In its Inauguration Day coverage, CNN reminded us that former president George H.W. Bush and current President George W. Bush call each other “41” and “43,” in honor of their ordinal rank as commanders-in-chief. That got us wondering about Gov. Mitt Romney’s numerical position in the pantheon of Massachusetts governors, but it took several phone calls and e-mails to state offices in order to nail it down. The chain of command led to the State Library of Massachusetts, where Pamela W. Schofield determined that Romney is officially considered the 70th governor of the Commonwealth.

The determination was complicated by two questions. Are governors who serve non-consecutive terms counted twice? Yes, which makes Michael Dukakis both the 65th governor and the 67th. And are lieutenant governors counted when vacancies elevate them to the title of “acting governor”? No, which means that Romney’s predecessor in the corner office, Jane Swift, has been deep-sixed by history, not even earning a mention in the list of governors in the Manual for the General Court.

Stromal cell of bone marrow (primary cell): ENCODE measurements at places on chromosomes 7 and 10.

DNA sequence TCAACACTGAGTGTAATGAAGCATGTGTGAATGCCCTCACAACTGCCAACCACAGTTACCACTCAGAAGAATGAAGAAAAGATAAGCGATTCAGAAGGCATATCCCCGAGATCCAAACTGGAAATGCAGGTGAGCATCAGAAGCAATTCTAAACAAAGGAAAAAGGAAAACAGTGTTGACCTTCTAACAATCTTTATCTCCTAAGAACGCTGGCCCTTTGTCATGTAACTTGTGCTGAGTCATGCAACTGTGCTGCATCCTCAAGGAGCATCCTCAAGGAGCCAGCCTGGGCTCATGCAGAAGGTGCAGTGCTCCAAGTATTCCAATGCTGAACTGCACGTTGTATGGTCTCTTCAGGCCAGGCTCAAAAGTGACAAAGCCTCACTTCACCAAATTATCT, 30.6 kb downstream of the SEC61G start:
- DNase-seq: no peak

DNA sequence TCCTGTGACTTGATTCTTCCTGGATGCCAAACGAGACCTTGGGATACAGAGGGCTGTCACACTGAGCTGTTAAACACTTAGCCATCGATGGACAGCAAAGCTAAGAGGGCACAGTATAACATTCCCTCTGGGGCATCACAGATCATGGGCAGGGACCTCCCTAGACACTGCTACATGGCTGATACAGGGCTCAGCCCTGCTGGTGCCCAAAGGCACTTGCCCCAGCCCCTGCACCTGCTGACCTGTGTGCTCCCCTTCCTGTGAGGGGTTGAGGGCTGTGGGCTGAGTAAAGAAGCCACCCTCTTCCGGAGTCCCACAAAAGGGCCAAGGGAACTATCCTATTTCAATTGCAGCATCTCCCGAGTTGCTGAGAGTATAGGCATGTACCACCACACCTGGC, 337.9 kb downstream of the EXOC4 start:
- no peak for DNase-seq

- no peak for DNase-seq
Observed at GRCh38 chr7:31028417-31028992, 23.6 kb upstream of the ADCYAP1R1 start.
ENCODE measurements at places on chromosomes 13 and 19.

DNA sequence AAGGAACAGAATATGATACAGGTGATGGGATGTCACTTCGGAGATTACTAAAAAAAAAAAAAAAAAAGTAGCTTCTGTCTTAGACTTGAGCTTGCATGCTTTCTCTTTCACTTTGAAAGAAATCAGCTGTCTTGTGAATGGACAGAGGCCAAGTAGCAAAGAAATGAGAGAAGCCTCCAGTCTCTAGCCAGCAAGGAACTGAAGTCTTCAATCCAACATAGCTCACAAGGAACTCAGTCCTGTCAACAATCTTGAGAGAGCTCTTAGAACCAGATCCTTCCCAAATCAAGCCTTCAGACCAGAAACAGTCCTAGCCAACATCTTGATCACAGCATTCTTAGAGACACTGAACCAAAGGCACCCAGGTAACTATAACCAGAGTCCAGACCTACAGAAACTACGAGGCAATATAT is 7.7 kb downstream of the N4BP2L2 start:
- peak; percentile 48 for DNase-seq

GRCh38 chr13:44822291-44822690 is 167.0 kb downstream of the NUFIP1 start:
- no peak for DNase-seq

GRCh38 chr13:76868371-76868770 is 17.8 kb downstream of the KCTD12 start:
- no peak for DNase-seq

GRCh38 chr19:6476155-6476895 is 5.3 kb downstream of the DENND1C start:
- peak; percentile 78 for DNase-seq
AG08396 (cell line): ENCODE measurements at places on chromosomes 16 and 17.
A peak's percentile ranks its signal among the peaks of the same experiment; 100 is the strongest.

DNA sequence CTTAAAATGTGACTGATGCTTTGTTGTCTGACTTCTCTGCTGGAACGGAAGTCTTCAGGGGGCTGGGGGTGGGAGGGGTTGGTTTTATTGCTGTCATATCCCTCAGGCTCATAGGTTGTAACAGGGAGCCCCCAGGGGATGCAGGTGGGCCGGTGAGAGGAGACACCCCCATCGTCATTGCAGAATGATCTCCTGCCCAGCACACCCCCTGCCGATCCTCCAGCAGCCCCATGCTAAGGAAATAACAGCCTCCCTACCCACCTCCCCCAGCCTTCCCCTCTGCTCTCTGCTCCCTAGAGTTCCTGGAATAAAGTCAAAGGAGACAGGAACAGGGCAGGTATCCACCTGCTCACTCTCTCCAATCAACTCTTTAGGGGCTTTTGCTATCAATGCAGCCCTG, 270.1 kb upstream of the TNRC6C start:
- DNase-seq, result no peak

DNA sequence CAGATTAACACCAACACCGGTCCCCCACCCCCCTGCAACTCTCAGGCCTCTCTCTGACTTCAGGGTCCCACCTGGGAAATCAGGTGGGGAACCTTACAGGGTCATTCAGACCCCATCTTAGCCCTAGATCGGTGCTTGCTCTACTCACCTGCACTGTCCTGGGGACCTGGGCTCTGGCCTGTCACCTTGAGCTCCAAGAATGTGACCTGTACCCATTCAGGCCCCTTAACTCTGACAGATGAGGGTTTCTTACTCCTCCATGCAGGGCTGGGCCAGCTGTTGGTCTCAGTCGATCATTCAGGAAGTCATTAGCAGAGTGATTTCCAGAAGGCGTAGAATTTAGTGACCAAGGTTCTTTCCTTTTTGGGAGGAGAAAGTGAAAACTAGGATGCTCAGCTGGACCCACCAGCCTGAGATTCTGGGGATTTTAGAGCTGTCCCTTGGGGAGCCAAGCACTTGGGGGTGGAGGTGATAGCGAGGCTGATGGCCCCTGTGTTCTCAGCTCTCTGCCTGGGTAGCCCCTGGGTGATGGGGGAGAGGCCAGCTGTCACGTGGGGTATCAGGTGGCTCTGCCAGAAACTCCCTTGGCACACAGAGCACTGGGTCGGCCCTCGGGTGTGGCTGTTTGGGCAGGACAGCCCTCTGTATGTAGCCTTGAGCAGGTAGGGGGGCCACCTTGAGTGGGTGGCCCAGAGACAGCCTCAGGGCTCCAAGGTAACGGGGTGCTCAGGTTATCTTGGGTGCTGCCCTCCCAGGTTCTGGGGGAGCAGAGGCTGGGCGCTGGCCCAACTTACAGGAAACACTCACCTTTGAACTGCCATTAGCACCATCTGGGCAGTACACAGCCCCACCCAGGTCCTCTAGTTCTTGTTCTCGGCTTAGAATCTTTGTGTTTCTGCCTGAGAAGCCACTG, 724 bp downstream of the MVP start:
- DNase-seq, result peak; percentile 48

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The state’s capital planning process got a lackluster C+ in February from the Government Performance Project, which summarized the findings of journalists from Governing magazine and aca-demics from several universities. On the positive side, Governing noted the on-time opening of Boston’s convention center and a ramping-up of infrastructure maintenance outside of the Hub now that the Big Dig is almost done. “Massachusetts has finally learned something about how to handle the gigantic public projects it has long had a taste for,” the authors cautiously conclude. But the state lost points on fiscal planning: “There are no public multi-year projections of revenues and expenditures,” the authors warn, and long-term thinking “is subsumed by attention to the latest crisis.” Other problem areas included the hiring and retaining of state employees, and what the authors consider to be the governor’s disproportionate power in spending capital funds once they’re approved by the Legisature. The chief executive selects “some $1.25 billion in projects lucky enough to get his personal stamp of approval,” Governing tsk-tsks. “As a vehicle for good decision making, this is an Edsel.” (The allusion to a failed make of automobile was presumably not a personal dig at Gov. Romney, whose father once chaired American Motors Corp.)

Twenty-nine states received better grades than the Bay State did, with Utah and Virginia at the top with A-. Alabama and California got the worst grade given, a C-.